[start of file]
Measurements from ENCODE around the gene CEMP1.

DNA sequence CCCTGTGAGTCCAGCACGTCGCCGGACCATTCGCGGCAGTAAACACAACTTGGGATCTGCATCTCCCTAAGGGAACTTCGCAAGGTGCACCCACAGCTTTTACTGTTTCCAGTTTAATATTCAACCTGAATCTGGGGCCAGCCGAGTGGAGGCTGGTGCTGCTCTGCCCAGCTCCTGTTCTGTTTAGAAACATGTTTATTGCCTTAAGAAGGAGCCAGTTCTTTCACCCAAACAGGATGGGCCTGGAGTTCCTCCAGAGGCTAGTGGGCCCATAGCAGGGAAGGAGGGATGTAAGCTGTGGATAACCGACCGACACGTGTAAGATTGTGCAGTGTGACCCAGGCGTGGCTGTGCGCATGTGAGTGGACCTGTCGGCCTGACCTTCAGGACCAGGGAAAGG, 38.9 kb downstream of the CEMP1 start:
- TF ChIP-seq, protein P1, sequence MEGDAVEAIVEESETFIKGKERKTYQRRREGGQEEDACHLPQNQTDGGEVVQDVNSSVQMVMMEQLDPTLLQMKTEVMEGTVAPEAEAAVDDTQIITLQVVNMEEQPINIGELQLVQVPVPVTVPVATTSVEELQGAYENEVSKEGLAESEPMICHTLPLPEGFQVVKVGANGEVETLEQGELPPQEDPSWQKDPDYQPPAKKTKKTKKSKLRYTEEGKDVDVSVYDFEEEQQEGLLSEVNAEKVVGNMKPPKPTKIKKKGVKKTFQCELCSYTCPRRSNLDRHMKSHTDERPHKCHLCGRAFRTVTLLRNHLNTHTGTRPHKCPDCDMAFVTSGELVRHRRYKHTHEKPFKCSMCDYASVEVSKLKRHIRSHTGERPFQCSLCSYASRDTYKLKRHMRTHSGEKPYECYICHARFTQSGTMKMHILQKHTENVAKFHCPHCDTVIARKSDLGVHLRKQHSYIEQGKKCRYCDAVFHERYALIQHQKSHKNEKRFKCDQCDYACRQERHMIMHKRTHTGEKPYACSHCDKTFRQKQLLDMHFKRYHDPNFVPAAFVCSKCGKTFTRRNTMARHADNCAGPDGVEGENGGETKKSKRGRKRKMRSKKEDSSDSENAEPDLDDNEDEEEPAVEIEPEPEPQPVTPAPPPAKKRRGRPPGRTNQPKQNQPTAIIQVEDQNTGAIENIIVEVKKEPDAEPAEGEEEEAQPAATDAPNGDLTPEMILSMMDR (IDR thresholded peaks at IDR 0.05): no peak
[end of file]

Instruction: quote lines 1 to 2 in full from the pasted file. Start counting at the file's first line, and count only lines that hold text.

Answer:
Measurements from ENCODE around the gene CEMP1.

DNA sequence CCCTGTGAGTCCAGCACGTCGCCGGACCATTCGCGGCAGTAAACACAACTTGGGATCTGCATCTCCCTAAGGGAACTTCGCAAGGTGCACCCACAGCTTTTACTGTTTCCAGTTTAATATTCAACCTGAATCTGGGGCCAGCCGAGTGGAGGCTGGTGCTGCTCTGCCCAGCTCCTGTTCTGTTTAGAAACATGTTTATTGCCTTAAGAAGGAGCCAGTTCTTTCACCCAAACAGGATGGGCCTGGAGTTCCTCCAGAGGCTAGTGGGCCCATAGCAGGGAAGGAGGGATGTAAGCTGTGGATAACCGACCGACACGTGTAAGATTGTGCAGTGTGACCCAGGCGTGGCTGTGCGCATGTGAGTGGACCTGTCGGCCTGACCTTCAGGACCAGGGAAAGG, 38.9 kb downstream of the CEMP1 start: